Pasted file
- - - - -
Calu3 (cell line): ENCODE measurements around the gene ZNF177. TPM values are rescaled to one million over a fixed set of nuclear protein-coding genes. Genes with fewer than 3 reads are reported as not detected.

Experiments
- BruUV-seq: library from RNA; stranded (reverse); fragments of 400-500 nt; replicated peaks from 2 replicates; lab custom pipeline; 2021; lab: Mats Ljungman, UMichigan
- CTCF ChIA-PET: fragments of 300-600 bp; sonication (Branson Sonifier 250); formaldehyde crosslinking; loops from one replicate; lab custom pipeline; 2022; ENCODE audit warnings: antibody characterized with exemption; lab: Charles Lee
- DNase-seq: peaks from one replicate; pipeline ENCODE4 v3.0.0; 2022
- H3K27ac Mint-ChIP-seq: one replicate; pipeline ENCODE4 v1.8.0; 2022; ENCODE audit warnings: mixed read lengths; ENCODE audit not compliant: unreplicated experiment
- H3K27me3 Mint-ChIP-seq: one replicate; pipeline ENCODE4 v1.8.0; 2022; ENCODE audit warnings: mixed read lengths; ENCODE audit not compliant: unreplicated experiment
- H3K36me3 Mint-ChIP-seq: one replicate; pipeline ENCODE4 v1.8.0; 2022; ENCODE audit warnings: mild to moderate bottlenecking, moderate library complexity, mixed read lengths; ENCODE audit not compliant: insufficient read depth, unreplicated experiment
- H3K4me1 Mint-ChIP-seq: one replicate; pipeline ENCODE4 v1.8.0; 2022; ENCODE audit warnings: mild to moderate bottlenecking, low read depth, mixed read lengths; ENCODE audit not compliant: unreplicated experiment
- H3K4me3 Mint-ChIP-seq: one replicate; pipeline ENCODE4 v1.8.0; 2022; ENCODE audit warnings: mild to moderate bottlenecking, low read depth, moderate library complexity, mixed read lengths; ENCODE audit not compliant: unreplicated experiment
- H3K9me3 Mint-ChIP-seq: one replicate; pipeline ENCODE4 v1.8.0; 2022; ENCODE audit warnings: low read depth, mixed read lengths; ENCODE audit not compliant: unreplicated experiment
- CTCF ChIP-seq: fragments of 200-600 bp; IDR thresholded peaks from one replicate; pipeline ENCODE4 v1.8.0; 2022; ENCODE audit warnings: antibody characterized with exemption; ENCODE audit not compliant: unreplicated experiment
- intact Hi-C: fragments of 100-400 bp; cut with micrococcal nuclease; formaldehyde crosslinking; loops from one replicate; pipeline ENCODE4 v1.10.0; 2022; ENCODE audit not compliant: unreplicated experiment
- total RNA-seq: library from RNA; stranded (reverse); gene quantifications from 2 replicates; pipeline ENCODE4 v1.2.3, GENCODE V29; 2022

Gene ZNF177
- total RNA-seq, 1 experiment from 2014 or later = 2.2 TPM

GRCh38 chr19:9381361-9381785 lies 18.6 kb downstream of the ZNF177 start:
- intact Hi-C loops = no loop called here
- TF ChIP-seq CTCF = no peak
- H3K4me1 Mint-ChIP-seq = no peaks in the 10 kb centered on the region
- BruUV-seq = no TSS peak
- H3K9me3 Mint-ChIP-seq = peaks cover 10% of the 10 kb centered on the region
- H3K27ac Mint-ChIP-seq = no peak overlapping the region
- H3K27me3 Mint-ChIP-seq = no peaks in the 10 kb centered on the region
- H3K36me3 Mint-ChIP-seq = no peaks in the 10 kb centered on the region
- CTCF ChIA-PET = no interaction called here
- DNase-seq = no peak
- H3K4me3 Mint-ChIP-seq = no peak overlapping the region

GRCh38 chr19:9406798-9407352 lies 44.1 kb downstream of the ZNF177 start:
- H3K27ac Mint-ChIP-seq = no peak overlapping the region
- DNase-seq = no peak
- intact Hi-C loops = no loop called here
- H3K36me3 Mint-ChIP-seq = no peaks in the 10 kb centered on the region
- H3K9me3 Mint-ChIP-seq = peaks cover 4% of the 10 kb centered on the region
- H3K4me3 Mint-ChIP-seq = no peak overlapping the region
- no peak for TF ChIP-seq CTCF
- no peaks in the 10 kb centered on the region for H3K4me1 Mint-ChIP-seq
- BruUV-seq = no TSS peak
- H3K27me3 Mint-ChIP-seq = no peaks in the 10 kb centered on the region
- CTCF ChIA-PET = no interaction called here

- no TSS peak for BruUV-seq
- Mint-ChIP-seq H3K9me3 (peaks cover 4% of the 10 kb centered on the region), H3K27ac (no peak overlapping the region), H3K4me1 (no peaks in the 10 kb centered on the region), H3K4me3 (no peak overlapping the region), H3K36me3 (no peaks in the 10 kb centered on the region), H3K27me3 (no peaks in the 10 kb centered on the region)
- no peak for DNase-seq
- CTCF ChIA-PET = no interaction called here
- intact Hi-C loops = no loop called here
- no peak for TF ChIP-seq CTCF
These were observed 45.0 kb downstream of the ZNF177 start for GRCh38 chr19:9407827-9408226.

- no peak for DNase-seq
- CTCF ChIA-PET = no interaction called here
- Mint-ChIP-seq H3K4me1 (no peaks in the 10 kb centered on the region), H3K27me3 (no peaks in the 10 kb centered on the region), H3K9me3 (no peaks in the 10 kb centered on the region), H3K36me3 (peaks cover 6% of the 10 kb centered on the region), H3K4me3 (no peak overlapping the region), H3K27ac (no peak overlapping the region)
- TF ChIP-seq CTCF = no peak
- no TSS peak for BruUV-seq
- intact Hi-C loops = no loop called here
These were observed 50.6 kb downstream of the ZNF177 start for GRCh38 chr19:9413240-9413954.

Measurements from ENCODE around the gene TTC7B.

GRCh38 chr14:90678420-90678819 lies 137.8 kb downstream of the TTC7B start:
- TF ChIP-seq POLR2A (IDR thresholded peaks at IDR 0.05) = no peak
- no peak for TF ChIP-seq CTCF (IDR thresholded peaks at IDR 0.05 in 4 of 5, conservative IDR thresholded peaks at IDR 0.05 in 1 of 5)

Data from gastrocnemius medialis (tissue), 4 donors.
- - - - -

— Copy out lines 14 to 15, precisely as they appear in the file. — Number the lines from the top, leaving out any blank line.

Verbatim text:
- total RNA-seq: library from RNA; stranded (reverse); gene quantifications from 2 replicates; pipeline ENCODE4 v1.2.3, GENCODE V29; 2022

Gene ZNF177